LOUISVILLE, Ky. - With her release from prison only weeks away Susan Jean King is anxious to get out, but she wants something else as well: to clear her name in her boyfriend's 1998 slaying, after another convicted felon admitted to police that he's the one who pulled the trigger.
King, 52, plans to ask the Kentucky Court of Appeals to take up her case after a circuit court judge refused to overturn her guilty plea to manslaughter in the death of 40-year-old Kyle "Deanie" Breeden in Spencer County.
She is hoping the court will vacate her plea because of a lack of evidence against her and because of statements made by another man facing charges in Louisville.
Richard Thomas Jarrell Jr., 35, a felon and diagnosed schizophrenic, this year admitted to killing Breeden in what one judge described as "a startling level of detailed facts." However, Jarrell later recanted his statement. He has not been charged with Breeden's killing.
"It really bothers her that she is accused of this and that the real person, the person who actually killed him, has not been prosecuted," said King's attorney, Linda A. Smith with the Kentucky Innocence Project.
Breeden last had contact with his family in Shelbyville on Oct. 26, 1998 and the family reported him missing three days later.
Two fishermen found the missing man's body floating in a stretch of the Kentucky between Gratz and Lockport — about 45 miles from King's home. He had been shot twice in the head and his feet were bound by a guitar amplifier cord.
State police began a murder investigation, but, the probe went dormant for eight years.
Then prosecutors got an indictment against King for first-degree murder. Prosecutors portrayed the relationship between King and Breeden as a tempestuous on-again/off-again affair. The evidence included a bullet and blood found in King's kitchen floor. Forensics examiners later determined the blood could have belonged to half the male population and the bullet didn't match the ones used to kill Breeden.
Prosecutors contend that King shot Breeden at her home and dumped him in the river, even though King, who has one leg, weighed just less than 100 pounds at the time, while Breeden weighed about 170 pounds.
King entered an Alford plea — not admitting guilt, but acknowledging there was enough evidence to convict her of manslaughter — in 2008. She is scheduled for release from the Kentucky Correctional Institute for Women in Pewee Valley on Nov. 30.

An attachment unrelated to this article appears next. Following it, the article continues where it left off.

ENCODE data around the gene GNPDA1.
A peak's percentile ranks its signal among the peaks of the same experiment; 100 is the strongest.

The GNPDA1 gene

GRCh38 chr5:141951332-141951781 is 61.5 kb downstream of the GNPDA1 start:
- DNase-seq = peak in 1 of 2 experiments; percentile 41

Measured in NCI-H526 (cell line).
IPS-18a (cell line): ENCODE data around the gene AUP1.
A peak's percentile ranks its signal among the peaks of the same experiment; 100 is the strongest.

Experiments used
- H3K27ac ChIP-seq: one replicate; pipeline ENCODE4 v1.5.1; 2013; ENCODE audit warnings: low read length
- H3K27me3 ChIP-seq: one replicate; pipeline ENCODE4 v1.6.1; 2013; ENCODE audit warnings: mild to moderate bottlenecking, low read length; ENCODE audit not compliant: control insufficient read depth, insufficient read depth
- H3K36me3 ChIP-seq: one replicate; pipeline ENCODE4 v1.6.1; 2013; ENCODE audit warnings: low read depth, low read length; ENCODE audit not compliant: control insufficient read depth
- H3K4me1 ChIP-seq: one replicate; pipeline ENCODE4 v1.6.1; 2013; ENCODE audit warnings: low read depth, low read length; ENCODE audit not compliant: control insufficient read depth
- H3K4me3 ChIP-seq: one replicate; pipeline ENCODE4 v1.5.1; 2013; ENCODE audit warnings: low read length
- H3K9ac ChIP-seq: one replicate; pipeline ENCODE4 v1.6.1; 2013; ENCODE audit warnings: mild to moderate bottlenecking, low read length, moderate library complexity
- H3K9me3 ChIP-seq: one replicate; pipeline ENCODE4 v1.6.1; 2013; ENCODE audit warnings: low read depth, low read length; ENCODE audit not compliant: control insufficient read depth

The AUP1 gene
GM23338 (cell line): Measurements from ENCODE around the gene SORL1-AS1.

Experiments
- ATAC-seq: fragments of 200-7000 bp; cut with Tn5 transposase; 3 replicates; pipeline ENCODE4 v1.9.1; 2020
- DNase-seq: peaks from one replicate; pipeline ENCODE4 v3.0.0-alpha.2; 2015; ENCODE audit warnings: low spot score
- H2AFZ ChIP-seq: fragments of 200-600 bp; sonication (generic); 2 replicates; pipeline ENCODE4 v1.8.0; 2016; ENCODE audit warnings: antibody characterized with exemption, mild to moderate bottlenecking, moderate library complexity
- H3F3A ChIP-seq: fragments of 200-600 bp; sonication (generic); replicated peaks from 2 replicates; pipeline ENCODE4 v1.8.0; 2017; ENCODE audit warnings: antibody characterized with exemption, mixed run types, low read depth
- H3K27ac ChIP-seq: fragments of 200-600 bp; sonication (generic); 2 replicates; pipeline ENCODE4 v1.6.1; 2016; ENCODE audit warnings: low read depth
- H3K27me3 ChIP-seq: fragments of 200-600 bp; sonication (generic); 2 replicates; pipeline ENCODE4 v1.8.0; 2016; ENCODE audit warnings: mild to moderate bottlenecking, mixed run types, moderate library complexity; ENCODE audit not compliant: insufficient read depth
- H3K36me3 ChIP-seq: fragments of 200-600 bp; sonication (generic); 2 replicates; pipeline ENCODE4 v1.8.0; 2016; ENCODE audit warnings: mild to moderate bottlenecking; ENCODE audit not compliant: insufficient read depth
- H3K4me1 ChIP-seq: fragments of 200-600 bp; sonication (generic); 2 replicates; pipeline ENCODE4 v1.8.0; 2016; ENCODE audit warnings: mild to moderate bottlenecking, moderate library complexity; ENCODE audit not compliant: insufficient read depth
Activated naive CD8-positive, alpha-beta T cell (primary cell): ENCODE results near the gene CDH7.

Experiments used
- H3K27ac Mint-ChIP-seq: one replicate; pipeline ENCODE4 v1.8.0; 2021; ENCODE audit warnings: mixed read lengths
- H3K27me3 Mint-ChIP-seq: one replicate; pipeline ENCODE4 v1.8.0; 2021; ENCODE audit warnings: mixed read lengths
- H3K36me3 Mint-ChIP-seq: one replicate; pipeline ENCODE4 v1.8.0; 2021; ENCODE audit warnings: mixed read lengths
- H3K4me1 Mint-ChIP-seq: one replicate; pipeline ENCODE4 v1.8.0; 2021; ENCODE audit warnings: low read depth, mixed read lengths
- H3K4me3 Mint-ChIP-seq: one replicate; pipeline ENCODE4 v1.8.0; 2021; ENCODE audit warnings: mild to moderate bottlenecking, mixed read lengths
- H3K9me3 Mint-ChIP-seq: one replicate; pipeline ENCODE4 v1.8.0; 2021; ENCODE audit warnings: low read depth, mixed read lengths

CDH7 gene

Louisville police arrested Jarrell in May in an unrelated case and charged him with shooting at a confidential informant. Detectives say Jarrell, who remained in the Louisville jail on Tuesday, gave "specific and detailed" comments about Breeden's death to Kentucky State Police. He repeated the statement in interviews over the next two weeks and noted that King was serving prison time.
However, Jarrell later recanted his statement, telling investigators on June 21 that he lied about killing Breeden and got information about it on the internet.
To Smith, Jarrell's statements have all the hallmarks of a confession that should clear her client.
"Obviously, his statement and the way he says this murder happened makes a lot more sense," Smith said.
Spencer County Commonwealth Attorney Laura Donnell did not return a message seeking comment Tuesday. Assistant Commonwealth Attorney David Nutgrass, in a motion filed in Spencer Circuit Court, called Jarrell's statements unreliable.
"We all know Richard Jarrell has confessed to killing Dean Breeden," Nutgrass wrote. "We also know that we are almost certainly never going to hear him say it again."
Spencer County Circuit Judge Charles Hickman turned away King's efforts on Monday. Because King pleaded guilty, he ruled, she cannot petition for a new trial.
Smith is hoping the appeals court will clear her client, even though there's no physical evidence definitively linking Jarrell to the crime.
"Her life is obviously ruined at this point," Smith said. "She's starting from scratch."
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